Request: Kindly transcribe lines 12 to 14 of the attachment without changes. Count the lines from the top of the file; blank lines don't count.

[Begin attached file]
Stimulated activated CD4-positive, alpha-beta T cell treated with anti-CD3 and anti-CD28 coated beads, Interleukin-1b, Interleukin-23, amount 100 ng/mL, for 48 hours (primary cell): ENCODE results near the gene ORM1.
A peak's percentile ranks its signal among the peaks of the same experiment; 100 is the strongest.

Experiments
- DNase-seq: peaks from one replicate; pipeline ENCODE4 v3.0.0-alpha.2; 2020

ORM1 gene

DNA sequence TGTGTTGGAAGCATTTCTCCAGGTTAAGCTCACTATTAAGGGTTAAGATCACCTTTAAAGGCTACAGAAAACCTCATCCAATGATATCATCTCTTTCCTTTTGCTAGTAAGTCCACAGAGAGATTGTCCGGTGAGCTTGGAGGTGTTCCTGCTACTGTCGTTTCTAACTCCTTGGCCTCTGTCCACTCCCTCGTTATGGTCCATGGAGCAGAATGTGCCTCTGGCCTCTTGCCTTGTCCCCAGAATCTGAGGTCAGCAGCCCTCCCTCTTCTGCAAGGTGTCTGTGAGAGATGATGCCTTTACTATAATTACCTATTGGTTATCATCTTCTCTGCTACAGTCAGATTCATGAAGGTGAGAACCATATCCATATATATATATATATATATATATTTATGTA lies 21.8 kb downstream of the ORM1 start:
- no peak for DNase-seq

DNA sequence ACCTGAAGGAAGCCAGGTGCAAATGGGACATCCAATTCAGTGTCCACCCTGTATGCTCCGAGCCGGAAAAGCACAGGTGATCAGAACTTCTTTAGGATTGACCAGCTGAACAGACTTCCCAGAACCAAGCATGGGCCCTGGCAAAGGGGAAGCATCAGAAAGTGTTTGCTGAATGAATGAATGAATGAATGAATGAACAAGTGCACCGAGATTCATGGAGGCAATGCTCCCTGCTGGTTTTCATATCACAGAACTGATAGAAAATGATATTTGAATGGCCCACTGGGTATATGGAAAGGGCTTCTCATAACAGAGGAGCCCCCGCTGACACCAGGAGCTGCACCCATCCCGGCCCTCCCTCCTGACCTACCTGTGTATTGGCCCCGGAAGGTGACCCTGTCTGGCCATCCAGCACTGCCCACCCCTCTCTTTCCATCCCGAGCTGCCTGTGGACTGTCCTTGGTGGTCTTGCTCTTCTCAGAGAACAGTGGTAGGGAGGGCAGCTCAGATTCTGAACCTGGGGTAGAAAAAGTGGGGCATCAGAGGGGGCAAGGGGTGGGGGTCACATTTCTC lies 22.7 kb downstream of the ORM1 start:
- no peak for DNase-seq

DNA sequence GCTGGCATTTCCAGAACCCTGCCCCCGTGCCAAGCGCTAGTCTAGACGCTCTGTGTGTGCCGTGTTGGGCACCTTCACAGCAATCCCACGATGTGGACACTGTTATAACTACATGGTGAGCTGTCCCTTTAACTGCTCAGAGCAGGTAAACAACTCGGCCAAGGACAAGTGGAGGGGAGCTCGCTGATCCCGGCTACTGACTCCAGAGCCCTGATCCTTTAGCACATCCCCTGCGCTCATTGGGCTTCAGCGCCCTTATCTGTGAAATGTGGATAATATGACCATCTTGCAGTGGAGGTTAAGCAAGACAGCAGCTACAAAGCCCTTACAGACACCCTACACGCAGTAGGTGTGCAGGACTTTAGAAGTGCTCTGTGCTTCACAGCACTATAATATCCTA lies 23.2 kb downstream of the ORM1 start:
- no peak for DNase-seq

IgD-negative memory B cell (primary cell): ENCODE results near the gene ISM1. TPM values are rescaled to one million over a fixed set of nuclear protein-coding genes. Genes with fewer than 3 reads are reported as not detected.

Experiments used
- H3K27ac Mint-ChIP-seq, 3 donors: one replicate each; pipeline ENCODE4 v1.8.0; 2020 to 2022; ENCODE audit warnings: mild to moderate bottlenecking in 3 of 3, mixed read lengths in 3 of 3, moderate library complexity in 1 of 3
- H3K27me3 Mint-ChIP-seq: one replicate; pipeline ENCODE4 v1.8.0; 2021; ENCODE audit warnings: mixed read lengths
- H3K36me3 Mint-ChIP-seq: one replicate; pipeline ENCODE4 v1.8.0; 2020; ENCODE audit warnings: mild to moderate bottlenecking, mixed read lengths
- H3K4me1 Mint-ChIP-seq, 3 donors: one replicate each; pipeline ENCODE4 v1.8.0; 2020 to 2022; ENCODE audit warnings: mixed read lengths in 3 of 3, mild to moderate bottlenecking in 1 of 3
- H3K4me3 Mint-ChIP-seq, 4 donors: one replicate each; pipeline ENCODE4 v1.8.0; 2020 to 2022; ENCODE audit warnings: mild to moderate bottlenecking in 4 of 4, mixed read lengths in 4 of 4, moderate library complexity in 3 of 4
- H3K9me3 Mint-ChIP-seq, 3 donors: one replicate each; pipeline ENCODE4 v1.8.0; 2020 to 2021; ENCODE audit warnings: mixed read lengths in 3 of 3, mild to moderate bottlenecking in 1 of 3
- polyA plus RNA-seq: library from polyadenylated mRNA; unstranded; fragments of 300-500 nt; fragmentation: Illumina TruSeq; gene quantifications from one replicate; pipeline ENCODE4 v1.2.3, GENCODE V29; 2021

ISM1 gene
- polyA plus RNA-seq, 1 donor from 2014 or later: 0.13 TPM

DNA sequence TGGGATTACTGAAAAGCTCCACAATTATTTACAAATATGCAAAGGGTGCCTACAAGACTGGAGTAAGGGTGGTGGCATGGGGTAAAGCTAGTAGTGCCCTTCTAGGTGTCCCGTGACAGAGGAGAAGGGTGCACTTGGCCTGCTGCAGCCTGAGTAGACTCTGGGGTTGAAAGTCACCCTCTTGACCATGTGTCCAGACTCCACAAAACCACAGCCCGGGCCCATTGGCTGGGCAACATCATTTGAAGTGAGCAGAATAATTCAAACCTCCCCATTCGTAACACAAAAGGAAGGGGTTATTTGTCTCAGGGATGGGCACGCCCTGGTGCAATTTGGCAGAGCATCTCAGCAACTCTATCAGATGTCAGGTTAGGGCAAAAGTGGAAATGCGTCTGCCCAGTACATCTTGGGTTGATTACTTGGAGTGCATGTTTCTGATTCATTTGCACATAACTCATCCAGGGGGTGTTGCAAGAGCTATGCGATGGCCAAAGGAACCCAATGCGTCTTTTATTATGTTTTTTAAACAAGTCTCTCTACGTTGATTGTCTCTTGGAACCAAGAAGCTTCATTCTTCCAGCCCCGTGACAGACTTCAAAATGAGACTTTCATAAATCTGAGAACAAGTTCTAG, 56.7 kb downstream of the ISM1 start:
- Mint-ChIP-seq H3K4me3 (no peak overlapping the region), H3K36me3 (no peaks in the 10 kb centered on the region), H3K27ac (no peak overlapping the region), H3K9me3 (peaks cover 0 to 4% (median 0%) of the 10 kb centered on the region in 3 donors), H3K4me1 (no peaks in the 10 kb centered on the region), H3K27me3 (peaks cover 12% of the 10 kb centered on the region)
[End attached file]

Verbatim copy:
IgD-negative memory B cell (primary cell): ENCODE results near the gene ISM1. TPM values are rescaled to one million over a fixed set of nuclear protein-coding genes. Genes with fewer than 3 reads are reported as not detected.

Experiments used
- H3K27ac Mint-ChIP-seq, 3 donors: one replicate each; pipeline ENCODE4 v1.8.0; 2020 to 2022; ENCODE audit warnings: mild to moderate bottlenecking in 3 of 3, mixed read lengths in 3 of 3, moderate library complexity in 1 of 3